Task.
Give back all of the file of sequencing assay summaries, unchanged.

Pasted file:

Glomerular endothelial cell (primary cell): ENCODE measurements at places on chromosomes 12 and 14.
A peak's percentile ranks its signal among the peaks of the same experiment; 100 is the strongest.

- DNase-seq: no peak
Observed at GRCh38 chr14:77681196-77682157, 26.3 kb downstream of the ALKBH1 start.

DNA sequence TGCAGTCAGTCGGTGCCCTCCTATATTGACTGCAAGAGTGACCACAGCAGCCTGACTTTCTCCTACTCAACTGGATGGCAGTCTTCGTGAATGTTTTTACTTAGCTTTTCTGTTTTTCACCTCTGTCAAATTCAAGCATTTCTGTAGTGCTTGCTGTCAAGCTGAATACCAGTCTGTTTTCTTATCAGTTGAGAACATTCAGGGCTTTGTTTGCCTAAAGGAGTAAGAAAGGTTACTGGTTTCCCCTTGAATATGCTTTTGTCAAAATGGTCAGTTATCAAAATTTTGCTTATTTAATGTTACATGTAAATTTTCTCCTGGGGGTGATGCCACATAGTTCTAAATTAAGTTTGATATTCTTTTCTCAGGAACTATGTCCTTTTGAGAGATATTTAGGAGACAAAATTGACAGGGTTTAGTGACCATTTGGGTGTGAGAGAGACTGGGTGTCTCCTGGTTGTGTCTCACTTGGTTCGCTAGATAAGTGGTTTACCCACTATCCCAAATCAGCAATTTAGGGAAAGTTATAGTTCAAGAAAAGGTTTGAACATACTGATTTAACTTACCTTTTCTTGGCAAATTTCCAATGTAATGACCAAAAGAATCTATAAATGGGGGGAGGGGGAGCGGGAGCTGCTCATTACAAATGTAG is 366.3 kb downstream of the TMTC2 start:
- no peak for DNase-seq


Glomerular endothelial cell (primary cell): ENCODE measurements at places on chromosomes 12 and 14.
A peak's percentile ranks its signal among the peaks of the same experiment; 100 is the strongest.

- DNase-seq: no peak
Observed at GRCh38 chr14:77681196-77682157, 26.3 kb downstream of the ALKBH1 start.

DNA sequence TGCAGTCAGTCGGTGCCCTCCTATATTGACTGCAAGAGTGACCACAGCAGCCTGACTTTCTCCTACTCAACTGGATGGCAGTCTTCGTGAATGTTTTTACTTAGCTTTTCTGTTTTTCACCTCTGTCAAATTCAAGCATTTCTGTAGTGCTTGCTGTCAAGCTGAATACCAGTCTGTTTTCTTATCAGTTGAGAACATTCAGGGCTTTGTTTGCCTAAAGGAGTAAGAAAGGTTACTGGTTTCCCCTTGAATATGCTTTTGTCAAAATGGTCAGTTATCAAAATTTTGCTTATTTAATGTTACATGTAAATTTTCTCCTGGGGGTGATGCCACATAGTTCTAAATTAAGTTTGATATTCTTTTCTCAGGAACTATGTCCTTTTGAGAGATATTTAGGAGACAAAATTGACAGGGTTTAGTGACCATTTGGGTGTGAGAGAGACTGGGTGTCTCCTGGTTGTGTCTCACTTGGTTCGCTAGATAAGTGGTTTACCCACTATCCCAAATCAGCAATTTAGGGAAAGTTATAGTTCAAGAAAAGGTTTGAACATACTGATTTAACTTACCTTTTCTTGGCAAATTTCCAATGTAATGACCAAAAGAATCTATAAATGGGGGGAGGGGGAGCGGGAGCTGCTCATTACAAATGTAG is 366.3 kb downstream of the TMTC2 start:
- no peak for DNase-seq